“Not only that, but it was a chance to thank in person thousands of people who supported my love of Tom’s music. To be down here for the park dedication and to play for and with so many great people and to make so many new friends– that’s special. Tom will always be a part of Gainesville, and he’s meant a lot to me. My life would literally not be the same without him. He introduced me to music. I can’t ever repay him for that, but his family told me that he would have been honored by the events this weekend, so I couldn’t be happier to have played for them. These have been amazing days with amazing people, and I’ll carry that with me forever.”

Both festivals were put on very well and organized down to many exacting details. Heartwood had vendor booths, a face-painting booth for kids, and a number of food trucks, while the Depot Park Festival had the normal restaurants and businesses that run along the side of the park. Even the port-o-lets at Heartwood were clean and had nice touches like a high shelf to put your things.

Despite the great organizing, Heartwood coordinator Dave Melosh was humble and said that he could think of a long list of things he did wrong. If that was so, it doesn’t appear that anyone noticed.

About his experience, Dave said,

“This weekend was a incredible opportunity to showcase Gainesville to hundreds of music lovers and Tom Petty fans from all over the country. We got to show off the incredible musicians in our town as well as show off a little bit of why Tom’s music was so inspired by our city.”

When I asked him if he planned to do it again next year, he said “Next year is happening,” and that he “Hoped everyone enjoyed themselves [this year].

Petty childhood friend Mike Boulware played with both the Mudpies and the Beatle cover group, the Imposers, Another childhood friend, Danny Roberts, performed with the Mudpies in both venues along with his sister Gail.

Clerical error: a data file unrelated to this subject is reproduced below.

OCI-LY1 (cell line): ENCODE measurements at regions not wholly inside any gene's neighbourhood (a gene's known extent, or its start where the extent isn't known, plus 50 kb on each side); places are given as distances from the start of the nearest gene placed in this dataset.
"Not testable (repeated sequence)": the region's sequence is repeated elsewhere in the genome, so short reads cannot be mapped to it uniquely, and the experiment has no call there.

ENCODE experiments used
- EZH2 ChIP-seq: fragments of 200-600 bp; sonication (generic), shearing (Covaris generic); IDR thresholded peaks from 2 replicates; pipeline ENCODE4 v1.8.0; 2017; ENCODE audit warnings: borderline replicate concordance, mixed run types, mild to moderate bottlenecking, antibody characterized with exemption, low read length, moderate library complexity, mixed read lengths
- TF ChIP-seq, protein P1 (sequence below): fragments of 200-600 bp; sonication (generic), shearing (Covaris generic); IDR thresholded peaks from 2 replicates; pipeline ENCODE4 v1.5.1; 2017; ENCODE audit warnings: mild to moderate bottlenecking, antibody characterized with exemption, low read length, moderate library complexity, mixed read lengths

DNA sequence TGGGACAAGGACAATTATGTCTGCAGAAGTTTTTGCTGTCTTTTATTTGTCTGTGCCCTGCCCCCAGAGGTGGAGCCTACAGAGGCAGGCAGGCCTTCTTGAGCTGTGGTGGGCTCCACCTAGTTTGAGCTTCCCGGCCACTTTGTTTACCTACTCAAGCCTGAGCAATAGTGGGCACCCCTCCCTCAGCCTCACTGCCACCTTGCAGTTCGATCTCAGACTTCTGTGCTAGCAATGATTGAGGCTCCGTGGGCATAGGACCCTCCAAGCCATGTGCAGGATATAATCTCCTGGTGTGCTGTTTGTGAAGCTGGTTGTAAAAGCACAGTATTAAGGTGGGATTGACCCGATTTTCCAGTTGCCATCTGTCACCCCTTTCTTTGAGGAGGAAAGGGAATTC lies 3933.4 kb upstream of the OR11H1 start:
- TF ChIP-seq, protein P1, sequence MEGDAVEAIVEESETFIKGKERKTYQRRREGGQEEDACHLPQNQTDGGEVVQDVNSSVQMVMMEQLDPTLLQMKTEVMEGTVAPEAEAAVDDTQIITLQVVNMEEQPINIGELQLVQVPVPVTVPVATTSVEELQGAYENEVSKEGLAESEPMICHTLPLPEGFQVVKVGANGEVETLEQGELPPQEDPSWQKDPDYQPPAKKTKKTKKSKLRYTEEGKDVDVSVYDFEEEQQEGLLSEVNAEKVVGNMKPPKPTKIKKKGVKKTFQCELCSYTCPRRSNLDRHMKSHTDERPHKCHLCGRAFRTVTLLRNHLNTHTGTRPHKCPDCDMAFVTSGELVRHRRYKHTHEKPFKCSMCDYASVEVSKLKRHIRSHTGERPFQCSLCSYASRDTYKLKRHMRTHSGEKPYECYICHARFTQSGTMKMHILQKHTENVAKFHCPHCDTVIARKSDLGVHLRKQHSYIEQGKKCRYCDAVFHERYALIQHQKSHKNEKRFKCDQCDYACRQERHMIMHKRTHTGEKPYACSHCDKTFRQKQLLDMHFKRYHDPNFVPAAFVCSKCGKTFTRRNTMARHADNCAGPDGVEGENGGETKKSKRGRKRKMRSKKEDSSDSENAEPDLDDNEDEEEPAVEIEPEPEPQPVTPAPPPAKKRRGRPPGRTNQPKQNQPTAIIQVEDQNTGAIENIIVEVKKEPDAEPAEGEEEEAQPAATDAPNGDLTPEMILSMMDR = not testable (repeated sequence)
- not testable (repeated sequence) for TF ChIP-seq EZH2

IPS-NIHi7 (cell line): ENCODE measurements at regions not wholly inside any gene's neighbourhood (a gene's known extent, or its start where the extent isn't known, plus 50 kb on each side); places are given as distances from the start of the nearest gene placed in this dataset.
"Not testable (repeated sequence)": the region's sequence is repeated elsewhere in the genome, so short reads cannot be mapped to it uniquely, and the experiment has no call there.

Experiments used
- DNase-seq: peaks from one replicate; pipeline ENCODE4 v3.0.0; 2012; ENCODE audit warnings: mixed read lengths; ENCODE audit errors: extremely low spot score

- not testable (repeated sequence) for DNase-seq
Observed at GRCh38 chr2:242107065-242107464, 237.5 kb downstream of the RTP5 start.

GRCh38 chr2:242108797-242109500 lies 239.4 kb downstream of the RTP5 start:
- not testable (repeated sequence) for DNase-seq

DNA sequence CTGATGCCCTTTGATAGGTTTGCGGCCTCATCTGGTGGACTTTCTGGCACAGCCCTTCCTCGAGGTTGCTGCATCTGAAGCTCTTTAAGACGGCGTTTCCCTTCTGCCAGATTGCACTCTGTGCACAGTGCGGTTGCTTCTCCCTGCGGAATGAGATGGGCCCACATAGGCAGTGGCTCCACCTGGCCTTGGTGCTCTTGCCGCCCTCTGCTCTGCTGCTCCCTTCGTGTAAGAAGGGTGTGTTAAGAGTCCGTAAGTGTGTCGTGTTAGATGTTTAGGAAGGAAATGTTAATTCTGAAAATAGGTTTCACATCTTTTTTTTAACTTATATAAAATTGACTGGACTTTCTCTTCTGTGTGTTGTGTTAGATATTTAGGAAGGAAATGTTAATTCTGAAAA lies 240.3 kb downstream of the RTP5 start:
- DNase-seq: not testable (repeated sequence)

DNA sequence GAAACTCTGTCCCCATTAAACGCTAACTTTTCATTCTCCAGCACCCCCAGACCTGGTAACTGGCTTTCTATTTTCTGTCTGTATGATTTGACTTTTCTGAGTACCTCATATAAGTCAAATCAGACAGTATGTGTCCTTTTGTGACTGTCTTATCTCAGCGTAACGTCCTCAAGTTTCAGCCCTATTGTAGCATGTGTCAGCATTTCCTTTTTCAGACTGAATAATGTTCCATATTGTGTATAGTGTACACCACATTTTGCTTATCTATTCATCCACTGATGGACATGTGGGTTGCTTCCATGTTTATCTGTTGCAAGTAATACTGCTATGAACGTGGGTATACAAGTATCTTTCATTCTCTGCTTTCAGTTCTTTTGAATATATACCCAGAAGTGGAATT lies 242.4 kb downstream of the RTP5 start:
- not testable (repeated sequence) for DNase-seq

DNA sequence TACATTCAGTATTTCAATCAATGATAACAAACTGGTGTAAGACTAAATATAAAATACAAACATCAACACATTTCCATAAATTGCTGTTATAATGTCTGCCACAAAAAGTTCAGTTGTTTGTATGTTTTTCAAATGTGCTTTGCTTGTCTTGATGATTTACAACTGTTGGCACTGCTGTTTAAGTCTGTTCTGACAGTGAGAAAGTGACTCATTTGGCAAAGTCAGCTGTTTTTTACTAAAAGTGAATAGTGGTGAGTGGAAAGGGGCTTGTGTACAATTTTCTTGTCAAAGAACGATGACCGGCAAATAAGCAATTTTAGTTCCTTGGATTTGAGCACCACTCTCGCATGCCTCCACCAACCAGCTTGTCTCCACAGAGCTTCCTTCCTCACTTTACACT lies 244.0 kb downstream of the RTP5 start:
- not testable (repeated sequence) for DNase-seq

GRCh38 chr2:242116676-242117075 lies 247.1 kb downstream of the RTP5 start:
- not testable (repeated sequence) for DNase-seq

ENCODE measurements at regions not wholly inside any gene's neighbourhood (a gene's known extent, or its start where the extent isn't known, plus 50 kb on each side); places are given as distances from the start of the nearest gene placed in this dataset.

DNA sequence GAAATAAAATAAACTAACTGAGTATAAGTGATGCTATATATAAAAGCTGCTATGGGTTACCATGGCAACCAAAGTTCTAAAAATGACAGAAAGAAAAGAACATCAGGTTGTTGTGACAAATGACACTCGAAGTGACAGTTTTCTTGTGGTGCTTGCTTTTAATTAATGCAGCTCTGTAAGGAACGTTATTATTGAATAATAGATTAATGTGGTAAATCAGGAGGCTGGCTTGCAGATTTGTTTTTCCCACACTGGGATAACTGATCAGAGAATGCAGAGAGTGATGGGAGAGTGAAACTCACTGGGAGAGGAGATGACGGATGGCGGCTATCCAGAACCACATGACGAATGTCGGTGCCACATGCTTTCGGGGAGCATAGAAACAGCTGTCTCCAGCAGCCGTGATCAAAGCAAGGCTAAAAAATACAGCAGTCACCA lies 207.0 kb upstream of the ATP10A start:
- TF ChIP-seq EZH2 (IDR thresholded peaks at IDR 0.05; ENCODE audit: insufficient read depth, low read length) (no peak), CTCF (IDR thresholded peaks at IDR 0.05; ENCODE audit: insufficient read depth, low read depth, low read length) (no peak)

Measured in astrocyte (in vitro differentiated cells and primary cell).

From the Bayjacks to Have Gun Will Travel, and from the Hails to Matthew Fowler to the Threetles, almost every band left the stage having played a memorable performance.

One of the most memorable was a young band from Fernandina Beach fronted by Dillon Basse. The band has released two EP’s and can be compared to Geddy Lee doing power pop, with a songwriting ability not commonly seen in bands of any tenure.

Flipturn performs at Heartwood (photo by Glani Lima)

About his experience performing for the Petty Fest, frontman of Flipturn, Dillon Basse, said,

“It was great to see everyone dancing and singing to all the Tom Petty covers like it was their first time hearing them, when it was probably their 20th time. The energy from everyone there was incredible, and overall it was a great celebration of Tom’s life.”

The Tom Petty Weekend at Heartwood Soundstage utilized both an indoor and outdoor stage, as did the Tom Petty Birthday Bash at Depot Park. In addition, the Birthday Bash also had acts play at The First Magnitude Brewery, which was also only walking distance away.

Jason and Sarah Hedges performing at The First Magnitude Brewery on Thursday night, October 18th. (photo by Gargs Allard)

For a full list of bands who played the 2nd annual “Tom Petty Fest” in both festivals please see this Tune Groover article previewing the show.

The Hails perform at Heartwood (photo by Gargs Allard)

 

Have Gun Will Travel perform at Depot Park (photo by Gargs Allard)

 

At the Tom Petty Park Renaming (photo by Gargs Allard)

 

Crowd listening to the speakers at the Tom Petty Park Renaming (Photo by Glenn Richards)

 

T-shirt table at Heartwood
(photo by Gargs Allard)

 

The Imposters featuring Tom Petty childhood friend and Mudpies member Mike Boulware (photo by Gargs Allard) at Depot Park

 

Jake Thistle inside Heartwood’s Indoor Studio (photo by Gargs Allard)

 

Jake Thistle gets an ovation from the indoor Heartwood crowd after he plays a song (Photo by Gargs Allard)

 

Tune Groover photographer gets her face painted at Heartwood by a member of local band VOWLS, Amy Lindroth

 

Fans enjoying a song at Depot Park (photo by Glani Lima)

 

Luke Mitchell, performing as part of the High Divers at Depot Park (photo by Gargs Allard)

 

The Relics perform at Heartwood (photo by Gargs Allard)

 

Caitlyn Vinci and Amy Lindroth of the VOWLS were part of the large volunteer core at the Tom Petty Fest (photo by Glani Lima)

The end of Friday night at Heartwood. with Tom watching (photo by Glani Lima)